Powering this palatial craft is a pair of SmartCraft-compatible Cummins MerCruiser QSC 500 diesels. Access is gained via the electrically-operated hatch, which lifts most of the aft cockpit floor to reveal a suitably cavernous engine room.

With Melbourne continuing to do its best impersonation of a sun-soaked marine paradise, we decided to spoil ourselves by pointing both Sea Rays away from land, powering out into a near-deserted Port Phillip Bay.

With the benign conditions entirely unsuited to testing each craft’s sea-keeping abilities, we were left with running each up onto plane and getting some performance figures, while testing handling and steering as much as prevailing conditions would allow.

The 290 Sundancer proved to be an agile performer, and once we’d adjusted the trim tabs it remained level and stable, while turning effortlessly at any speed. Planing was achieved at around 2600rpm at 25km/h, and in the ideal conditions we managed a WOT of 67km/h. There was plenty of power available from the twin V6s and engine noise was moderate, although I’ve been on quieter boats. Overall, though, the 290 is a great package for those wanting a smaller luxury cruiser that is absolutely packed to the gunwales with features that are typically found on much bigger craft.

Speaking of which, the 44 absolutely lapped up the bay, rumbling up onto plane effortlessly and belting out 2700rpm for a WOT of 56km/h – not bad for a close to 12-tonne boat fully loaded. The Mercury controls were a pleasure to use, in particular the gear shift, which was pretty much seamless in operation and feel. An important consideration for close quarters manoeuvring was the provision of a slow idle function, which brings revs down to a sedate 550rpm, making docking a less daunting task in crowded waterways. Handling was gentile for such a big boat, with plenty of real estate needed for sudden course changes, even on perfectly calm waters. Not a criticism mind you; just an observation underlined by having spent some time on the 44’s more nimble stable mate.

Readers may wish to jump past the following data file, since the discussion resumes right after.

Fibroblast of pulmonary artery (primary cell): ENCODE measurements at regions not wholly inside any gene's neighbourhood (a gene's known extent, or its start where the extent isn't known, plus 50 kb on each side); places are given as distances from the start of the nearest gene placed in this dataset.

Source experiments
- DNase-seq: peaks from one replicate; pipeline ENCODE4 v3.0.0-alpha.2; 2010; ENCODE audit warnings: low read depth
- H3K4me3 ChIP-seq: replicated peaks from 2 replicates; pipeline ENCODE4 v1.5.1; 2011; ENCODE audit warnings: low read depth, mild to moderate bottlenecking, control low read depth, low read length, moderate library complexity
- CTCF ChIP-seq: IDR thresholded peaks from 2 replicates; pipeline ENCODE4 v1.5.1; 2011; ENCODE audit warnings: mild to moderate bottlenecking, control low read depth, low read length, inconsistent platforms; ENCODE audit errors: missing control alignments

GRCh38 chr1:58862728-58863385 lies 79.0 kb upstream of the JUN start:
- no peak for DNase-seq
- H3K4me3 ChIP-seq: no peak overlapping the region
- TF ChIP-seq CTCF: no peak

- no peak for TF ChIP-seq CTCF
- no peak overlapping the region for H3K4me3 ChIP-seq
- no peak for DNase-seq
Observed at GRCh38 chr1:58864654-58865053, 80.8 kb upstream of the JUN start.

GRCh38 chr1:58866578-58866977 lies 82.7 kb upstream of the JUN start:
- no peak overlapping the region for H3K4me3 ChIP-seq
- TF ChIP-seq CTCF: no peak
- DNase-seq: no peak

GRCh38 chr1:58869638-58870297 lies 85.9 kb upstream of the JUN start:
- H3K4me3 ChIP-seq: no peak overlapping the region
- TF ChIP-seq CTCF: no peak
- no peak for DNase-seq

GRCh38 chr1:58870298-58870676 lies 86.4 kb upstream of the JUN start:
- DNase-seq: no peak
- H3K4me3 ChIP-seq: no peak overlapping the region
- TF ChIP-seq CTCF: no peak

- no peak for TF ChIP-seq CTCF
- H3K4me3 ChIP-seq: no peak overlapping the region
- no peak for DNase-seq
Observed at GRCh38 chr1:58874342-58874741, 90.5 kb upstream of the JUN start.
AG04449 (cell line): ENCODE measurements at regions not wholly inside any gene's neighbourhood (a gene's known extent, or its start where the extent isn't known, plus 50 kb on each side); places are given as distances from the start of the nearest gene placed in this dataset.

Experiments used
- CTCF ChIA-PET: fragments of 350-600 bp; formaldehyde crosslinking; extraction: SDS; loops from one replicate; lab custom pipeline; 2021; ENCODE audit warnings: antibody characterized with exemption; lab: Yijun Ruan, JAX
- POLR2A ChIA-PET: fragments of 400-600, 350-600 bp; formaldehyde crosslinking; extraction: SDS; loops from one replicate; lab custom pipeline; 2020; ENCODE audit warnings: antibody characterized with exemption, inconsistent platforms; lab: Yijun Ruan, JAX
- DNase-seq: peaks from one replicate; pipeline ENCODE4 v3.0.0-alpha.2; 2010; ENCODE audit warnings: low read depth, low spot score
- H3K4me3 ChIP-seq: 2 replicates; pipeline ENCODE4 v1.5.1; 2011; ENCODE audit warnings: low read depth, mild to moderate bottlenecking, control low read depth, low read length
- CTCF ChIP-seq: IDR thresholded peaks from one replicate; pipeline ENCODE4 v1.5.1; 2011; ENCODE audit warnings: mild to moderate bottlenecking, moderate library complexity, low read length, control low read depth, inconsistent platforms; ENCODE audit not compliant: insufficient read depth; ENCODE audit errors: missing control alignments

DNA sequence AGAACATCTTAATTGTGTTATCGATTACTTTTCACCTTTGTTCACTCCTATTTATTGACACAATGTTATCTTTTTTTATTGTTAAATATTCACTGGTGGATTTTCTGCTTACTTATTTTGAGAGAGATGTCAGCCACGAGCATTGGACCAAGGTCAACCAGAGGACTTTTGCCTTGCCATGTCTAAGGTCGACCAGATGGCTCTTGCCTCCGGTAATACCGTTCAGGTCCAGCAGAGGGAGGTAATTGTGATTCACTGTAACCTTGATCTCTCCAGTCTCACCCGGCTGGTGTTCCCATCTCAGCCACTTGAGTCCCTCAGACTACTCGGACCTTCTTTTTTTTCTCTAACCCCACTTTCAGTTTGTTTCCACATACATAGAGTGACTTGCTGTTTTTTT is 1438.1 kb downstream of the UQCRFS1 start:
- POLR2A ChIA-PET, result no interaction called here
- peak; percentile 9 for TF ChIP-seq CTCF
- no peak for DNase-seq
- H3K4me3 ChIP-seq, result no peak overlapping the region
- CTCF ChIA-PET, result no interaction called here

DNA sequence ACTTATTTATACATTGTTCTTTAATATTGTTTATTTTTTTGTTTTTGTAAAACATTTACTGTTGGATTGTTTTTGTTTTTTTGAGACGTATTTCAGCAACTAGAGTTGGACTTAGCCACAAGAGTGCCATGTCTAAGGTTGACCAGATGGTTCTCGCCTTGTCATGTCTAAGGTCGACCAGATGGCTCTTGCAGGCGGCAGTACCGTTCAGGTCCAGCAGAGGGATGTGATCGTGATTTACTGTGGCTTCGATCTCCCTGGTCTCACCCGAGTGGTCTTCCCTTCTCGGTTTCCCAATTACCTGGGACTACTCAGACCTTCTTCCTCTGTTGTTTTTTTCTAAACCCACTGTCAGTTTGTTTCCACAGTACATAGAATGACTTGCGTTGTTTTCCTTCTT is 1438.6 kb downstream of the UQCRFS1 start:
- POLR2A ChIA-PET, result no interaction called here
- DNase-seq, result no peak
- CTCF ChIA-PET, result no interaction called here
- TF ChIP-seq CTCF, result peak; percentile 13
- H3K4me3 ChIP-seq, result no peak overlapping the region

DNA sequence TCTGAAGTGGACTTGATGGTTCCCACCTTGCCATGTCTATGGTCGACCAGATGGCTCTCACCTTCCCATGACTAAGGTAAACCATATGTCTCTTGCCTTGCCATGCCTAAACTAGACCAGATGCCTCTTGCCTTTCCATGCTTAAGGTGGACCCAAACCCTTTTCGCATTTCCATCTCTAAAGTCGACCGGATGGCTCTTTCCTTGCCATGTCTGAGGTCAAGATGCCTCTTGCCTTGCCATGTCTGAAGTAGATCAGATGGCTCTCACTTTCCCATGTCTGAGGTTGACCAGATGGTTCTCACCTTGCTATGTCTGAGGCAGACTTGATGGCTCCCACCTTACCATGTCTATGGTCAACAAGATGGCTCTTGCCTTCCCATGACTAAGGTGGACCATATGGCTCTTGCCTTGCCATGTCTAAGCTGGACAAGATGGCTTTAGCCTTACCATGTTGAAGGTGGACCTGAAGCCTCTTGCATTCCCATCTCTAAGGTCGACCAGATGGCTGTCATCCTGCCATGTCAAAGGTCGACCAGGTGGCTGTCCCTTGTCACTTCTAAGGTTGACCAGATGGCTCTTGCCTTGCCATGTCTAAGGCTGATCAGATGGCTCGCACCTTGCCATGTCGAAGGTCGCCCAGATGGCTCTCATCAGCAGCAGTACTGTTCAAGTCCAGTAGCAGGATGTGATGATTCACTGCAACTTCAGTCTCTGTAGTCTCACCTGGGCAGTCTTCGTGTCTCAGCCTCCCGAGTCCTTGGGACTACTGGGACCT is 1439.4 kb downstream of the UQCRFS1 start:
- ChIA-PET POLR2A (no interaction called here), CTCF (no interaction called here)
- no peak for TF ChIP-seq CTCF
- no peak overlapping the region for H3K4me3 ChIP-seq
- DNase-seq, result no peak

Fundamentally, the 44 Sundancer is a spectacularly stylish platform for making the most of quality time away from business and domestic concerns. Its finish and presentation is superb and there’s little risk of running out of room in the entertaining areas. Our optioned-up test boat (including, among other things, the twin Cummins diesels, air-conditioning, bow-thruster, Raymarine electronics and power-steering) came with a price tag of $801,228, which, in my opinion, represents pretty good value for money considering how much pampering the boat bestows on those lucky enough to experience it.

For more information on both boats, contact BayMarine on (03) 9772 1800, or call Mercury Marine on (03) 9791 5822 for the location of your nearest Sea Ray dealer.


Sea Ray 2900 Sundancer Sports Cruiser

LOA: 9.47 metres

Beam: 2.9 metres

Draft: 1.14 metres

Displacement: 4195kg (unladen)

Power: 2 x 4.3l, 220hp MPI Bravo IIIs

Fuel: 473 litres

Water: 106 litres

Price as tested: $199,000

Sea Ray 44 Sundancer Sports Yacht

LOA: 13.72 metres

Beam: 4.27 metres

Draft: 1.06 metres

Displacement: 10,205kg (unladen)

Power: 2 x MerCruiser Cummins QSC500 diesels

Fuel: 1268 litres

Water: 378 litres

Price as tested: $801,228

Agent: BayMarine, Vic. Ph (03) 9772 1800. For other dealer locations, call Mercury Marine, (03) 9791 5822.

Boat Test